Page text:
aMultivariable analyses were conducted in two blocks. First, a model including all established clinicopathological factors was fitted. The Cox proportional hazards assumptions were checked and the analyses were stratified by tumor size and ESR1 to meet the proportional hazards assumption. In a second block, the contributions of DC-SCRIPT and ESR2 (as continuous or dichotomized variables) were investigated. bWith quantitative polymerase chain reaction cut point for positive versus negative ESR1 and PGR, 0.2 and 0.1, respectively, and for ESR2 at the median level of 0.005 (mRNA levels relative to reference gene set). CI, confidence interval; DC-SCRIPT, dendritic cell-specific transcript gene; ESR, estrogen receptor gene; HR, hazard ratio; PGR, progesterone receptor gene; pT1, small tumor without lymphatic/vascular invasion.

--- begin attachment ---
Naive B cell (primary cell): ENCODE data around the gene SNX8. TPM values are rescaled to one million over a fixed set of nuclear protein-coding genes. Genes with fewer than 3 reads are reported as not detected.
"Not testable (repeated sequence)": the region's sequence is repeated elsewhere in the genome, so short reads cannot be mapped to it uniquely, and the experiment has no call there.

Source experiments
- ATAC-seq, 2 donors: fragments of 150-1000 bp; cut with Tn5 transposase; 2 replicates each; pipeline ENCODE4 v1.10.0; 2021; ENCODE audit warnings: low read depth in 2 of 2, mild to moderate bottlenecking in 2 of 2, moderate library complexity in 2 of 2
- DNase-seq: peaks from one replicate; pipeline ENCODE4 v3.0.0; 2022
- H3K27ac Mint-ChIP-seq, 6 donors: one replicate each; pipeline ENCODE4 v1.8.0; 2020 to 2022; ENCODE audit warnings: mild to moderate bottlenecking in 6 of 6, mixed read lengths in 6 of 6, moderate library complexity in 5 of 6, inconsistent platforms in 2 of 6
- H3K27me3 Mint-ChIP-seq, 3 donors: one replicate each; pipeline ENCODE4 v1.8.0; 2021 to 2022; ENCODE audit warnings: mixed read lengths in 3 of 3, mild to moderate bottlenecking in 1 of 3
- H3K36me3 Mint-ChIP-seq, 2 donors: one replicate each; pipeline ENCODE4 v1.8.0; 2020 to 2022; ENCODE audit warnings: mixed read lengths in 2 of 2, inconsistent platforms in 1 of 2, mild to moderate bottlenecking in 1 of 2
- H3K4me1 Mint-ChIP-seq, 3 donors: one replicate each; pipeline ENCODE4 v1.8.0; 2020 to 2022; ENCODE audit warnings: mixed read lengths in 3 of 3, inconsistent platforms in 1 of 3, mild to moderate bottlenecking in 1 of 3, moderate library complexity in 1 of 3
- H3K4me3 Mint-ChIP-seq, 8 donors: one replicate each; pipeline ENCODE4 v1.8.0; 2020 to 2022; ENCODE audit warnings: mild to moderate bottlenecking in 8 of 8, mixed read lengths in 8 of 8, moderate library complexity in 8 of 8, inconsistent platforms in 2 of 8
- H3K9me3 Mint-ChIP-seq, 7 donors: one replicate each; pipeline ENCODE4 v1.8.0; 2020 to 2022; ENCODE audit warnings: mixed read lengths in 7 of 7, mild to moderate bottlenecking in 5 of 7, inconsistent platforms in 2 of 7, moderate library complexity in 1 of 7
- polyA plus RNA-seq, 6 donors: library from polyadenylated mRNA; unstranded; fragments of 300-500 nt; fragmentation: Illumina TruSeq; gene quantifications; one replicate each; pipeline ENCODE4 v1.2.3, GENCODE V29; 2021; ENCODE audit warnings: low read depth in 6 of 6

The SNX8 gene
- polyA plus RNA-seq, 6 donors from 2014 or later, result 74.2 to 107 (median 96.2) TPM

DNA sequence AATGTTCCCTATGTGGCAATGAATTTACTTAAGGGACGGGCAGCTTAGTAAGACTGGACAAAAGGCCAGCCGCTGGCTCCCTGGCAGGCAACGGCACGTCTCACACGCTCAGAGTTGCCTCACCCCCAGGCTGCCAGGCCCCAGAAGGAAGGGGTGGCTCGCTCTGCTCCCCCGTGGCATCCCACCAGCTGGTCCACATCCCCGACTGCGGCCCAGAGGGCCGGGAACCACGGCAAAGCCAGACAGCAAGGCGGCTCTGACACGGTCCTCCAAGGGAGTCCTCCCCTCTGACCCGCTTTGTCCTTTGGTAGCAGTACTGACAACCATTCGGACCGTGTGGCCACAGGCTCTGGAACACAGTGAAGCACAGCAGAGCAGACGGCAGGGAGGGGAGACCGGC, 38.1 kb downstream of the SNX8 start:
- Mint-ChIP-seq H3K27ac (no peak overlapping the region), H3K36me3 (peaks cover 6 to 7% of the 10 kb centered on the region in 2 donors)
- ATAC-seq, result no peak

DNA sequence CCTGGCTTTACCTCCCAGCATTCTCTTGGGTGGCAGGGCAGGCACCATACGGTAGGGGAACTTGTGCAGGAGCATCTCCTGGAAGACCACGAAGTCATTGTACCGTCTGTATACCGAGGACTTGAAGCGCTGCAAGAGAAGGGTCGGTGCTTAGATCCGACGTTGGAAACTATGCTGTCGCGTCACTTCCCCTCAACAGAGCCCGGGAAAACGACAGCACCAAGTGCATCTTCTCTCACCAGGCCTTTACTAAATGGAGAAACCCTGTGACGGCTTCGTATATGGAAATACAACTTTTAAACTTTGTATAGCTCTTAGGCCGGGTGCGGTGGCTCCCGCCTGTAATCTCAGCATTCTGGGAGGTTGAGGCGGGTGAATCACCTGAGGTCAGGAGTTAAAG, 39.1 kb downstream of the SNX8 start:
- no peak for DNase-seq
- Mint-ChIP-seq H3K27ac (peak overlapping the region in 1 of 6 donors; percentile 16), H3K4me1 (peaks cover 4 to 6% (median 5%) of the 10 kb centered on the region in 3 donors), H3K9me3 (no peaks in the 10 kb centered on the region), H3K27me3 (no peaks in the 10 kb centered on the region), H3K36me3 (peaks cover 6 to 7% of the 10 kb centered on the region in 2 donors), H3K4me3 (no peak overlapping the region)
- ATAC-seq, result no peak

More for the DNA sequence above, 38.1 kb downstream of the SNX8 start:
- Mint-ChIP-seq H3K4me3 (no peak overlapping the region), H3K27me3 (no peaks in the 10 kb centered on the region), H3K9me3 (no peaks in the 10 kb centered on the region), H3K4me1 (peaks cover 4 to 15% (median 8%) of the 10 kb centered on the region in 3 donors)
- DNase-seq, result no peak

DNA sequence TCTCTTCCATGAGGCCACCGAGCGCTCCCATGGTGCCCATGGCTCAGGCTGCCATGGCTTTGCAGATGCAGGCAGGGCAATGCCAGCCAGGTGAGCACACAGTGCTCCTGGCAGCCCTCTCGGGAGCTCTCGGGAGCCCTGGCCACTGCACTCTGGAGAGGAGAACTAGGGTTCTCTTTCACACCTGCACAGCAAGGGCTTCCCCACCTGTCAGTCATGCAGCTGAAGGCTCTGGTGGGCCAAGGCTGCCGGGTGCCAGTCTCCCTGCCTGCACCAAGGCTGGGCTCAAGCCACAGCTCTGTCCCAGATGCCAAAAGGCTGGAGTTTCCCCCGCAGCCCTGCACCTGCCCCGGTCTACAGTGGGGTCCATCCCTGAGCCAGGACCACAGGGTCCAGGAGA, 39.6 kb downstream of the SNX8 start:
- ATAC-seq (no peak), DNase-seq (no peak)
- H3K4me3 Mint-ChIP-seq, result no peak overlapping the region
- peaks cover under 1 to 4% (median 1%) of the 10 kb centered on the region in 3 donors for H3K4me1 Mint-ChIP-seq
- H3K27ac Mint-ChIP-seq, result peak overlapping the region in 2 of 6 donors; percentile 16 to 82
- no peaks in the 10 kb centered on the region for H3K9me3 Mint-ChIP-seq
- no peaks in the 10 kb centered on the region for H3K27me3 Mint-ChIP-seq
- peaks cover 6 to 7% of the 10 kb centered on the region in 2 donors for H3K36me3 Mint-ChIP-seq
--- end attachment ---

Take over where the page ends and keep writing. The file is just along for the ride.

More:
Because the proportional hazards assumptions were violated by ESR1 and tumor size and because DC-SCRIPT is a transcriptional co-regulator of nuclear receptors - including the, for breast cancer biologically relevant, steroid hormone receptors - we next explored its prognostic value as continuous variable in subgroups of tumors stratified by steroid hormone receptor status and tumor size (Table 3 and Figure 1). Subdividing the 837 primary LNN tumors into ESR1-positive and -negative [14] showed that increasing levels of DC-SCRIPT were, in univariate and multivariable analyses, associated with good prognosis only for the patients with ESR1-positive tumors. Subdividing these LNN tumors at the median level of ESR2 into high and low revealed that, in contrast to ESR1, increasing levels of DC-SCRIPT were, in both univariate and multivariable analyses, associated with good prognosis only for patients with primary tumors with low levels of ESR2. With respect to tumor size, in univariate and multivariable analyses, increasing levels of DC-SCRIPT were associated with good prognosis only for pT1 (small tumor without lymphatic/vascular invasion) tumors and not for larger tumors. These and additional exploratory Cox univariate analyses are summarized in Table 3. The prognostic value of DC-SCRIPT is visualized in Kaplan-Meier curves (Figure 1) as a dichotomized variable in these biologically relevant LNN ESR1-negative (Figure 1a) and -positive (Figure 1b) and LNN ESR2-high (Figure 1d) and -low (Figure 1e) subsets in combination with patients with pT1 primary tumors (Figure 1c, f).